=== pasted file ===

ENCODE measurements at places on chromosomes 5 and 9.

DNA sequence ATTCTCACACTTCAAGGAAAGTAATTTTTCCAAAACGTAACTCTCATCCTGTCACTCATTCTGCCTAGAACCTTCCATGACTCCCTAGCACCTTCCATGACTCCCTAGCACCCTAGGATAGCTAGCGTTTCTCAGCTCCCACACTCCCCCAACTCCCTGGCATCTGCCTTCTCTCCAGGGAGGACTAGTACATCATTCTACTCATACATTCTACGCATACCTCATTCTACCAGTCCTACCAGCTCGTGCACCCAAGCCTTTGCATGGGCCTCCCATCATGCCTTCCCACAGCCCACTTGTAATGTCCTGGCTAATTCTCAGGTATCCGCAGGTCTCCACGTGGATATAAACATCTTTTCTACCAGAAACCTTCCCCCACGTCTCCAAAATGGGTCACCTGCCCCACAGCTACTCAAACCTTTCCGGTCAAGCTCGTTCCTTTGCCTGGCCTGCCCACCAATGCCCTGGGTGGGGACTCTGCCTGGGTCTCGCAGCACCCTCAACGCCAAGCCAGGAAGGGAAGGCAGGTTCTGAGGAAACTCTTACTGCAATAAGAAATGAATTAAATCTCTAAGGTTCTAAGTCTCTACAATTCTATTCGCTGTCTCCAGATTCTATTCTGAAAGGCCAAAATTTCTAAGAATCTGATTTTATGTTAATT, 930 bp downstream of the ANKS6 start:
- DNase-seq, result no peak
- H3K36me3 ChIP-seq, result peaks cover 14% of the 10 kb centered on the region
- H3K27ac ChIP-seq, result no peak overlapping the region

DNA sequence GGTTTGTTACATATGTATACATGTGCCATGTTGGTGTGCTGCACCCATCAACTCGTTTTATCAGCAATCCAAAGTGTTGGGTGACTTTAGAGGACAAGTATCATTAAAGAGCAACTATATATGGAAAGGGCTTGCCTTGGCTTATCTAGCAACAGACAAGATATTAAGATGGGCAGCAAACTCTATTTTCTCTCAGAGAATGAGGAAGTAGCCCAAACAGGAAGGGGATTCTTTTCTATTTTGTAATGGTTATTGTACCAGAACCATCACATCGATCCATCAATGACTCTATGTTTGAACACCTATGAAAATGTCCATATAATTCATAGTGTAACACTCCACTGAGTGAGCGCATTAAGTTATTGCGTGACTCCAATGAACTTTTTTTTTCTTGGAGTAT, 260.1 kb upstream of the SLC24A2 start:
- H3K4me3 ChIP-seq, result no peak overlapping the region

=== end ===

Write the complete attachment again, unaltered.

ENCODE measurements at places on chromosomes 5 and 9.

DNA sequence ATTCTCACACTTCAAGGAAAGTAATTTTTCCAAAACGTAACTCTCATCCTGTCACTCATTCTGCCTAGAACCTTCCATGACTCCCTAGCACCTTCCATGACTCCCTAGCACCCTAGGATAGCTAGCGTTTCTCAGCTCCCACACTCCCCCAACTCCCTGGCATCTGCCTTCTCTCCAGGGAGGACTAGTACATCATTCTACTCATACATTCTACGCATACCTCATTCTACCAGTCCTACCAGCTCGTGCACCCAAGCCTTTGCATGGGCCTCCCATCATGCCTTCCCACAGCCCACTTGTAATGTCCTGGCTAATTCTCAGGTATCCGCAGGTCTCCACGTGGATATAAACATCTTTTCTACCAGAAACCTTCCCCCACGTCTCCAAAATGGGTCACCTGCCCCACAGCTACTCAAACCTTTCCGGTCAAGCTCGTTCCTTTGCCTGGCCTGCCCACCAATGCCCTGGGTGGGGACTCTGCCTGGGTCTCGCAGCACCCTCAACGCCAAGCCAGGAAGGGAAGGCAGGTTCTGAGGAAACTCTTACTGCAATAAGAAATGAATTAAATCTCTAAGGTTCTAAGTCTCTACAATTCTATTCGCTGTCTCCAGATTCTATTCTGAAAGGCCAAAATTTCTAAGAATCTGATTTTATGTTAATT, 930 bp downstream of the ANKS6 start:
- DNase-seq, result no peak
- H3K36me3 ChIP-seq, result peaks cover 14% of the 10 kb centered on the region
- H3K27ac ChIP-seq, result no peak overlapping the region

DNA sequence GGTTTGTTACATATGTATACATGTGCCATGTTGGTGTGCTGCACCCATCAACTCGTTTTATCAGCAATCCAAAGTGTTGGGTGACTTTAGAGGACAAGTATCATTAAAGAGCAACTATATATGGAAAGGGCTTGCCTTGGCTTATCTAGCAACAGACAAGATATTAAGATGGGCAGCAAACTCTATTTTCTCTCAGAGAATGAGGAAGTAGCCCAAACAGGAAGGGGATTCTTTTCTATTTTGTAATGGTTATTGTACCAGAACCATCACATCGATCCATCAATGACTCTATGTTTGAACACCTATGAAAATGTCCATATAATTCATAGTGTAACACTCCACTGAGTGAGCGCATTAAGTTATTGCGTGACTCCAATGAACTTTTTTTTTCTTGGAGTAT, 260.1 kb upstream of the SLC24A2 start:
- H3K4me3 ChIP-seq, result no peak overlapping the region